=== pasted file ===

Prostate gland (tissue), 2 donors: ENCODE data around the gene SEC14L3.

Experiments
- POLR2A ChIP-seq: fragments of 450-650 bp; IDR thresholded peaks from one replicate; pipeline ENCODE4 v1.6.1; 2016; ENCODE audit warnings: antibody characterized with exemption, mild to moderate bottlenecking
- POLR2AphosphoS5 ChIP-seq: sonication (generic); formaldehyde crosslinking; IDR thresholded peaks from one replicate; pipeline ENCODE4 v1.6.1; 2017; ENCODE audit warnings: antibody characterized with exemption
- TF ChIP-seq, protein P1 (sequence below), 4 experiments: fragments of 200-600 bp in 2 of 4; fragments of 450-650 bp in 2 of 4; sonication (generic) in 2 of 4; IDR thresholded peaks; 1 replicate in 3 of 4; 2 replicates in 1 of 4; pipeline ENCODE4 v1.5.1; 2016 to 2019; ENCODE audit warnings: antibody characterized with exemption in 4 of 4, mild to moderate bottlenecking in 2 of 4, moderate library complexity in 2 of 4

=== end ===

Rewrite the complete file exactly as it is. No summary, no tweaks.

Prostate gland (tissue), 2 donors: ENCODE data around the gene SEC14L3.

Experiments
- POLR2A ChIP-seq: fragments of 450-650 bp; IDR thresholded peaks from one replicate; pipeline ENCODE4 v1.6.1; 2016; ENCODE audit warnings: antibody characterized with exemption, mild to moderate bottlenecking
- POLR2AphosphoS5 ChIP-seq: sonication (generic); formaldehyde crosslinking; IDR thresholded peaks from one replicate; pipeline ENCODE4 v1.6.1; 2017; ENCODE audit warnings: antibody characterized with exemption
- TF ChIP-seq, protein P1 (sequence below), 4 experiments: fragments of 200-600 bp in 2 of 4; fragments of 450-650 bp in 2 of 4; sonication (generic) in 2 of 4; IDR thresholded peaks; 1 replicate in 3 of 4; 2 replicates in 1 of 4; pipeline ENCODE4 v1.5.1; 2016 to 2019; ENCODE audit warnings: antibody characterized with exemption in 4 of 4, mild to moderate bottlenecking in 2 of 4, moderate library complexity in 2 of 4